Some distances are too long to walk, so if this is what we observe, a very cheap way to fix the problem may be to provide our users with public transport tickets. We could still add value by recommending the best tickets, for example, but using the infrastructure of a third party eliminates a lot of work on the operational side, which is great for MVPs. Build vs buy is one of the toughest decisions product managers face. Third party solutions can help in the early days.
If after all of this our users really, really need a personal means of transportation I am sure you will jump to researching about Ferarri Factories. After all, your research proved you need a personal way to move and everybody loves a Ferrari, as you’ve been saying since forever!
In an attempt to validate this, you may do some research and discover, to your surprise and deception, that the city you’re working in as huge parking problems, traffic jams that last for hours, and a gas price that has been rocketing for the last few months.
Happy about not owning a Ferrari Factory, you may decide to go for the famous skateboard, or to level-up to a bicycle since the beginning. Bikes have the advantage of allowing for personalization and accessories, so they will let you formulate and validate upgrading options as a next step. What I mean with this is that you don’t need to take the MVP method SO seriously: feel free to jump a step in the process if you feel the outcomes justify it. You are the captain of your destiny and the master of your soul – not your methodology.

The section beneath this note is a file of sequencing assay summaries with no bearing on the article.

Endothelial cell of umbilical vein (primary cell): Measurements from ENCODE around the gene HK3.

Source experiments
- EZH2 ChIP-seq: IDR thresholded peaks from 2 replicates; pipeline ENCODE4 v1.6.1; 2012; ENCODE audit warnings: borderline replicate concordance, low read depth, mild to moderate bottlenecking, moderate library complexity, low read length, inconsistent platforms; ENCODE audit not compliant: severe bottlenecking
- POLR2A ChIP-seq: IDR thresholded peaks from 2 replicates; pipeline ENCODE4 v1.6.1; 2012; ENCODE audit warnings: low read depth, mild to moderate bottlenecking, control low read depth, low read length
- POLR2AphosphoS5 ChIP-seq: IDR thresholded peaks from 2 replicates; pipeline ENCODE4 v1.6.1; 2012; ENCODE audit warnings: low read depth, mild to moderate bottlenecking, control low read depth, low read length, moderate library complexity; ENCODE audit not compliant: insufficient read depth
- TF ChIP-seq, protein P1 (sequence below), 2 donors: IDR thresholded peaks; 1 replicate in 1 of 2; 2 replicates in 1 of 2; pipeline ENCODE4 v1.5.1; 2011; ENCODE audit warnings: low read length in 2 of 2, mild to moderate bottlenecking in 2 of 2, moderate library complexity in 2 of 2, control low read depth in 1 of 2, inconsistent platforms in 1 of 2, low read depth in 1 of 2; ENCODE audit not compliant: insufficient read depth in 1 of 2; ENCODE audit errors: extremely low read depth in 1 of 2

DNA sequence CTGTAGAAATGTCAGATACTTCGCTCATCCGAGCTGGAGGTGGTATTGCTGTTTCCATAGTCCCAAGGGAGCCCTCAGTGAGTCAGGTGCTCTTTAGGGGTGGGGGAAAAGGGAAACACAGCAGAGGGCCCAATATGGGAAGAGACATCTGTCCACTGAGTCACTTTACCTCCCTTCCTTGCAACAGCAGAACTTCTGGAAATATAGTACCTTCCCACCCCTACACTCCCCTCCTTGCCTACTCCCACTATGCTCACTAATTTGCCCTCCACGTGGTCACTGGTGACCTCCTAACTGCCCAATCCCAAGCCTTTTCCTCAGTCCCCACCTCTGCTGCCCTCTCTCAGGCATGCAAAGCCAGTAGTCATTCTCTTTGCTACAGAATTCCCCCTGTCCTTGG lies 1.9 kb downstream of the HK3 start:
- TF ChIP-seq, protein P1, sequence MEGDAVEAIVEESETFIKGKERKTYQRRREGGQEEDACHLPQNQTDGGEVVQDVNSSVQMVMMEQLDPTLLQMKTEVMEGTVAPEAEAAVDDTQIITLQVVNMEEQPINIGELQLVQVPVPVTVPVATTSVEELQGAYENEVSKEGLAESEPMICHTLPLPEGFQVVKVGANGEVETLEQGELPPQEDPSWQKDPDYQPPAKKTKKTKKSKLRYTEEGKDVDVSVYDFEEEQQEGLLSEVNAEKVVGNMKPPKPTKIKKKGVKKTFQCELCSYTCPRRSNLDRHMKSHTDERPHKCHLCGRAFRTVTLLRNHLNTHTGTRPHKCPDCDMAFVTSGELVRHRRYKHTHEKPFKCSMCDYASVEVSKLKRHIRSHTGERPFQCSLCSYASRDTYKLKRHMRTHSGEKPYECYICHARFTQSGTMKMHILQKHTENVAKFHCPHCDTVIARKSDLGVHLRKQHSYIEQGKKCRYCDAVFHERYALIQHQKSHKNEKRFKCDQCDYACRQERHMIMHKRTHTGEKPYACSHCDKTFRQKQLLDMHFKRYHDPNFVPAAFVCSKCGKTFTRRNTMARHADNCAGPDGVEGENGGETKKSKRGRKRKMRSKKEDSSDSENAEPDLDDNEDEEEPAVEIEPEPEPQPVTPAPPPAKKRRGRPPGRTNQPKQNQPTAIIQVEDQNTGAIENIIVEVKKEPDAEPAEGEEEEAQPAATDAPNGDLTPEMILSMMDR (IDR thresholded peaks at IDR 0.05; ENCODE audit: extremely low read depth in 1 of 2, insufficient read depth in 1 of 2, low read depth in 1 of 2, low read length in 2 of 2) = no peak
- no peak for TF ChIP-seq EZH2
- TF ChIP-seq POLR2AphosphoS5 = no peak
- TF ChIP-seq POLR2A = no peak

As you put your bikes in the hands of real users, you may realize there is an interesting niche of users that you want to tackle that have unexpected needs your solution does not uncover. Very few people think of accessibility at the beginning, but as you progress on your iterations, you may develop a product line that looks more like this:
As you progress, you may discover this is actually an interesting niche where the numbers actually look better than you had planned in your Ferrari models. Congratulations, you’ve effectively pivoted! make sure you update your Business Model Canvas accordingly!
After all, sometimes the world has plans for us and our products that are better and more appropriate for the real world than what we had in mind. Working iteratively and using MVPs is a cost effective way to learn. Useful as a way to keep costs low in our way towards product-market fit!
Don’t look at research, prototyping and MVPs exclusively as validation tools. I love the surprise factor in them, and celebrate the discovery of unplanned possibility. And the best part? All for a few coins. An MVP that requires no code is the safest way to iterate. Time is money, and working on MVPs, instead of jumping on to build our Ferrari Factory, may save our products a lifetime!